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The Defunct Cabin-Lift from Posillipo to the Mostra d’Oltremare
—or, The Little Funivia that Couldn't
Towards the end of its service (1960), the cabin-lift was surroundedThis was a charming idea that just got overtaken by WWII and subsequent urban development. It was a 1600 meter (1 mile) funivia (cabin-lift) from the heights of the western side of the upper Posillipo ridge down into Mussolini’s new Overseas Fairgrounds, the Mostra d’Oltremare, passing over the suburb of Fuorigrotta. It was public transport; the ride took six delightful minutes, gliding down 104 meters of elevation on the way to the Mostra. It was in service on and off from 1941 until 1960. Many people in Naples still remember it, and if they don’t, they can always drive up (in much longer than 6 minutes!) the road to Posillipo where they can view what is left of the old upper station. It has served over the last 60 years as a restaurant, an illegal squatters dwelling, or, most often, as nothing—just a relic. You can also find the old cable suspension pylons near the end of the run in Fuorigrotta. There were three of them, and they are still there. The pylons are now so surrounded by post-war construction (both photos) that they cannot be removed without destroying or damaging the nearby buildings. The last station is on the grounds of the Mostra itself and still displays one of the two cars that were used on the run.
by hastily built apartments. WWII and urban development quickly
turned this quaint mode of transportation into an anachronism.
Today's view of the first and second pylons after the bottom station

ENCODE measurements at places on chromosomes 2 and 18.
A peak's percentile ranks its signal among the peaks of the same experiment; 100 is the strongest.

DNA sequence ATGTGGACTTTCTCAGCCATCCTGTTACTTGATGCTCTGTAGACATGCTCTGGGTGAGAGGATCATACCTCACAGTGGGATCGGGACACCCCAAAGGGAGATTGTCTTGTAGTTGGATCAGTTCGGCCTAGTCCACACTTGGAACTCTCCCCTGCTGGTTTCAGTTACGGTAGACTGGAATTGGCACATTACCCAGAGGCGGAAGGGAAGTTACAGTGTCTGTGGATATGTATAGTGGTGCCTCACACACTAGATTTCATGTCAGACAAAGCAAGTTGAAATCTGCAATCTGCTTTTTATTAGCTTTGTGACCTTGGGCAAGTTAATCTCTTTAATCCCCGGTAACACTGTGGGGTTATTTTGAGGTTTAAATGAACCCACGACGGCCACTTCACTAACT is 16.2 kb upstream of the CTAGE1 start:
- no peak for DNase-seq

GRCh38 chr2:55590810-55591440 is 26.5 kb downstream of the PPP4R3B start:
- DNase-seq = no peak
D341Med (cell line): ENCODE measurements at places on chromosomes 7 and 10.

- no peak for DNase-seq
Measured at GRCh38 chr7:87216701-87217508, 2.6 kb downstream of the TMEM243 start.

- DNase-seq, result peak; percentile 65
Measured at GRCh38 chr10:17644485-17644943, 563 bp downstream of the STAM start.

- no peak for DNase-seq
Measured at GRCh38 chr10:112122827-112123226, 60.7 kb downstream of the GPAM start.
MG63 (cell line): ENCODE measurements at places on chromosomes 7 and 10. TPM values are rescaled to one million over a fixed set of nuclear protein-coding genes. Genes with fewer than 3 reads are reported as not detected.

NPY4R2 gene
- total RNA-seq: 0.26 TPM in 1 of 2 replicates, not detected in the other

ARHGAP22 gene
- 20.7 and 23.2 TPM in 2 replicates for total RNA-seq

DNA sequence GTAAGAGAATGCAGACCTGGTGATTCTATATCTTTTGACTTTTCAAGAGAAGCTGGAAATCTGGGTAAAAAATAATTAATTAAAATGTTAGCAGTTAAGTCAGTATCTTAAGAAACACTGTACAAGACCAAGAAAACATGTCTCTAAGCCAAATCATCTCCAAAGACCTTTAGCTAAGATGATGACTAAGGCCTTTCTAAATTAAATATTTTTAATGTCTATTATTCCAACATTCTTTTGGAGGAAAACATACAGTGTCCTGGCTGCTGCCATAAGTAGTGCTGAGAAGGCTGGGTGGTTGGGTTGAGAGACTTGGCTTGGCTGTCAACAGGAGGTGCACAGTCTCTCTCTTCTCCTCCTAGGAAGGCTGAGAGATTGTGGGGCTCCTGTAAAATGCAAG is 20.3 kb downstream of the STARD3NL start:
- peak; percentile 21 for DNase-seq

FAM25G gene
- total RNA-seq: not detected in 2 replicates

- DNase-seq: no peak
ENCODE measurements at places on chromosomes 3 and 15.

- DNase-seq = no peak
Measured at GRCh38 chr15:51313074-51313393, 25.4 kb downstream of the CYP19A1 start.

at the Mostra at the beginning of the climb up to Posillipo.*
The areas of the upper Posillipo (the upper end) and Fuorigrotta (the lower end) were relatively undeveloped even in the 1930s, so the idea to build a gigantic Fair Grounds and connect to Posillipo was not such a bad idea. The pre-war regulations that governed urban development were quite specific in assuring that the cabin-lift would be unimpeded as it approached the Fairgrounds. It was a sound idea. The cabin-lift was opened to the public for a very short time in 1941 but then became part of the "scorched earth," the urban infrastructure of Naples destroyed by retreating German forces in September 1943 as they left Naples. In October 1943, the grounds of the Mostra, itself, became home to various Allied military hospital facilities; there was no attempt to put the cabin-lift back into service. That happened in 1950. After two years of rebuilding, the lift went back into service in June of 1952 and served the community until 1961.
The Posillipo Funivia was finally closed for a combination of reasons. Post-war urban development without rational planning simply flooded the areas adjacent to the bottom station with hastily-built blocks of apartments for tens of thousands of new residents. Also, the station was in the same area as the massive Ilva Bagnoli steel mill, a piece of urban blight if ever there was one, an area overfed by increasing car traffic coming from the east, the city of Naples, itself. Overbuilding, traffic, war, bad planning—you name it. In fairness, to play the urban planners' advocate, the line could not handle the increased need for people to get from “up there” to “down here”. The line had only two cabins and, at full tilt, transported only 175 persons an hour. It was choreographic but inadequate. It was quaint at a very unquaint time in Neapolitan history—1945-1960.
In spite of recent over-optimism out of the mouths of politicians who speak of reopening the funivia and making it part of the new tourist facilities on Posillipo as well as the continuing development of the old Fair Grounds, there is no chance, in my view, of that ever coming to pass.
*For some silly reason, the modern photo reminds me of the opening of "Little Boy Blue" by Eugene Field:
"The little toy dog is covered with dust,
But sturdy and stanch he stands;
The little toy soldier is red with rust,
And his musket molds in his hands..."
spoiler alert! In the poem, the funivia dies.
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